One of the guns inside Sidney Middle School, the only one visible to the 1,000 students who stream through the glass-paneled doors each day, is kept holstered on Rick Cron’s belt. The others are kept out of sight.

Cron is the security officer at the western Ohio school. He was hired in 2013 after a 35-year career in law enforcement. Hanging above his station just past the school’s entrance is a sign, black with yellow letters: “Deputy Sheriff and First Responder Team Present on Premises.”

That team is made up of teachers and administrators — the school will not say how many there are, or who they are — who have completed a 16-hour training course in firearm safety, active-shooter preparedness, and emergency first-aid. Each member has access to an undisclosed number of small black safes that are tucked away in janitors’ closets and other out-of-the-way spaces throughout the sprawling building. Inside each safe is a loaded Glock, along with extra magazines.

The team drills monthly, sometimes in the school after hours, using airguns that shoot plastic BBs.

Cron’s daughter played the shooter once. Retired firefighters have volunteered, too.

There is nothing especially dangerous about Sidney, Ohio, a small community of 20,000 residents about 40 miles north of Dayton. The violent crime rate is half the national average, and officials in the seven-school district that includes Sidney Middle say they are not aware of any incident in which an attacker posed the kind of active-shooter threat they’re trained to stop.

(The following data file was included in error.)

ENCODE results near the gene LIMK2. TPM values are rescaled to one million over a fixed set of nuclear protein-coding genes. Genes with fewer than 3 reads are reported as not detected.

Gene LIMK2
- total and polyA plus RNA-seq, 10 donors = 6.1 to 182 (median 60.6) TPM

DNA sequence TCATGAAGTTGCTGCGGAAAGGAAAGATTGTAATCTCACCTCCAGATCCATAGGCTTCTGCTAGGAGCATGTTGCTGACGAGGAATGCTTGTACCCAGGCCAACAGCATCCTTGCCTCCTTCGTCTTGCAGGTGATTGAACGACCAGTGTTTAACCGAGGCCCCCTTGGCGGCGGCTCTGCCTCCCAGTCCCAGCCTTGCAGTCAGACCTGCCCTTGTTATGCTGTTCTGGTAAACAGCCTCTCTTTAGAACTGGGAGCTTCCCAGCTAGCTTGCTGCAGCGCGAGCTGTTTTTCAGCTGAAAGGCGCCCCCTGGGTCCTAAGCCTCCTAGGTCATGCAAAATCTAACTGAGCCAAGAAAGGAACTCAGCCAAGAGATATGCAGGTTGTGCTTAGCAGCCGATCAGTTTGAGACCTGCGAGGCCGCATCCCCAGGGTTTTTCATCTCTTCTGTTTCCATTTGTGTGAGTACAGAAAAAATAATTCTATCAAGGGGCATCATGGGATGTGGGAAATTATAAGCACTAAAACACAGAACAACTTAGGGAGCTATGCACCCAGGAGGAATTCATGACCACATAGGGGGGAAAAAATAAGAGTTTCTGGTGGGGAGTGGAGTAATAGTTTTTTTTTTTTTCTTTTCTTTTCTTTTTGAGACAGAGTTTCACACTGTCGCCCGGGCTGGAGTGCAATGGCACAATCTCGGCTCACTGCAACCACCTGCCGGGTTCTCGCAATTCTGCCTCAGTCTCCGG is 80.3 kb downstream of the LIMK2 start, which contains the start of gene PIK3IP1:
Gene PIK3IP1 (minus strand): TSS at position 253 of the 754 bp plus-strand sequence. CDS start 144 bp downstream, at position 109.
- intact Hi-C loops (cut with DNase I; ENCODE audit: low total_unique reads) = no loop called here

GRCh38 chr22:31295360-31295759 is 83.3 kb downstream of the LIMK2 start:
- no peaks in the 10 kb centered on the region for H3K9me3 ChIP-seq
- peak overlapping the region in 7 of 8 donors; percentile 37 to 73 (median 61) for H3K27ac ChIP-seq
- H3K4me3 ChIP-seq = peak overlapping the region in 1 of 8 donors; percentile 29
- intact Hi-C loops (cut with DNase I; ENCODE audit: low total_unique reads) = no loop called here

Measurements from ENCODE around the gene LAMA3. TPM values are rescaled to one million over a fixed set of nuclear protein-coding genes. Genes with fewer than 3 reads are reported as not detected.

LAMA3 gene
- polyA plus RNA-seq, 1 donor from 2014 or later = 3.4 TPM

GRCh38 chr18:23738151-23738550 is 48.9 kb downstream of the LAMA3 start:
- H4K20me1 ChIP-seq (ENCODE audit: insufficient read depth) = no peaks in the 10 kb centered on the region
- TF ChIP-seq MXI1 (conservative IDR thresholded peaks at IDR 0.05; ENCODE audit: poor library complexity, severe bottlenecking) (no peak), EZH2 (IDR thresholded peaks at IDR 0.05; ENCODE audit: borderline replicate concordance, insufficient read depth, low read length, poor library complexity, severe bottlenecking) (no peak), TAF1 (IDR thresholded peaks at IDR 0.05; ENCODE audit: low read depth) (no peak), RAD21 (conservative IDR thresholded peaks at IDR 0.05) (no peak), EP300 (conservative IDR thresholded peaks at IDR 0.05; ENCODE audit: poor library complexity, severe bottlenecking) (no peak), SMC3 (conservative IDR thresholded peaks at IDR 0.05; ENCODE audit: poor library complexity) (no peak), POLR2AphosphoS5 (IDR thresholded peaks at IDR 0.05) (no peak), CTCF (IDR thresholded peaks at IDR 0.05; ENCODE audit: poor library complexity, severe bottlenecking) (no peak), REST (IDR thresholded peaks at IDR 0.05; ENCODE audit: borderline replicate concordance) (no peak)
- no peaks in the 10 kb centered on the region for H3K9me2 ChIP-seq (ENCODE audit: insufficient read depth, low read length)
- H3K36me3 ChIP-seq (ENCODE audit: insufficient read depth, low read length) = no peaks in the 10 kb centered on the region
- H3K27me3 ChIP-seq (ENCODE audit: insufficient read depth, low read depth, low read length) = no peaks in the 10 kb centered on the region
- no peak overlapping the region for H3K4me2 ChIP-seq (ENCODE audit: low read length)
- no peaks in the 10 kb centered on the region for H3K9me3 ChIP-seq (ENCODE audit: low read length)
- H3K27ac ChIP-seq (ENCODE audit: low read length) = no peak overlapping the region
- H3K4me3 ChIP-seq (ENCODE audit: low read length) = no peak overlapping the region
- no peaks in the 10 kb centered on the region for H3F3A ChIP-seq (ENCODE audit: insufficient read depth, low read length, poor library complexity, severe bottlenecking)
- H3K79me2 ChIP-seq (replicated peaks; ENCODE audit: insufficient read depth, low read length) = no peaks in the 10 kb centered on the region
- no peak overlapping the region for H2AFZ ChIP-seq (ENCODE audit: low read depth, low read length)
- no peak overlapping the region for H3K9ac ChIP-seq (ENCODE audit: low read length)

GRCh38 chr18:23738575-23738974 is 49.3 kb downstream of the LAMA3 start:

Five years ago, the school district’s security measures were minimal. There were no safes, no Glocks, and no staff had been trained to use deadly force. The entire district shared a single security officer.

But then a gunman, armed with an AR-15 rifle, walked into Sandy Hook Elementary School in Newtown, Connecticut, and massacred 20 children and six educators.

For Superintendent John Scheu, the attack — the nation’s deadliest mass shooting at a K-12 school — was a wakeup call. “It shocked the conscience of a lot of educators and law enforcement,” he told The Trace. “We could not even come close to being an effective deterrent” against the same thing happening in Sidney.

With school board approval, Scheu put in place a new, more aggressive security plan. There’s now an officer in each school building, from bell to bell. The district installed hundreds of security cameras and 40 biometric gun safes across the schools. Each is programmed to be opened by fingerprint, with only trained staffers able to access them.

Superintendent John Scheu at the entrance of Sidney Middle School on December 5, 2017.

Each staffer authorized to access the safes has completed the 16-hour training course operated by the local sheriff’s department. Some other Ohio teachers authorized to bring guns into schools have completed a separate program run by the Buckeye Firearms Association in a wooded enclave on the edge of the Appalachian Mountains. That program, known as “FASTER,” was developed specifically for educators. It is run by John Benner, a former police commander and Marine.

“I believed in this [armed response training] for a long time,” Benner said. “I never frankly believed in this world that we would get an opportunity to do this until Sandy Hook.”

The FASTER training program is funded in part by unnamed private donors, and is provided free of charge. In 2017, the Ohio Legislature allocated $200,000 in taxpayer dollars to subsidize the program over the next two years. So far, nearly 1,100 educators from 225 school districts in a dozen states have completed the course.

Scheu described the changes made in his district, which has cost more than $1 million so far, as relatively modest, and said he would consider doing more. “I think what we have is a pretty conservative approach,” Scheu said. “It’s not like we have our teachers walking around with guns strapped to their waists.”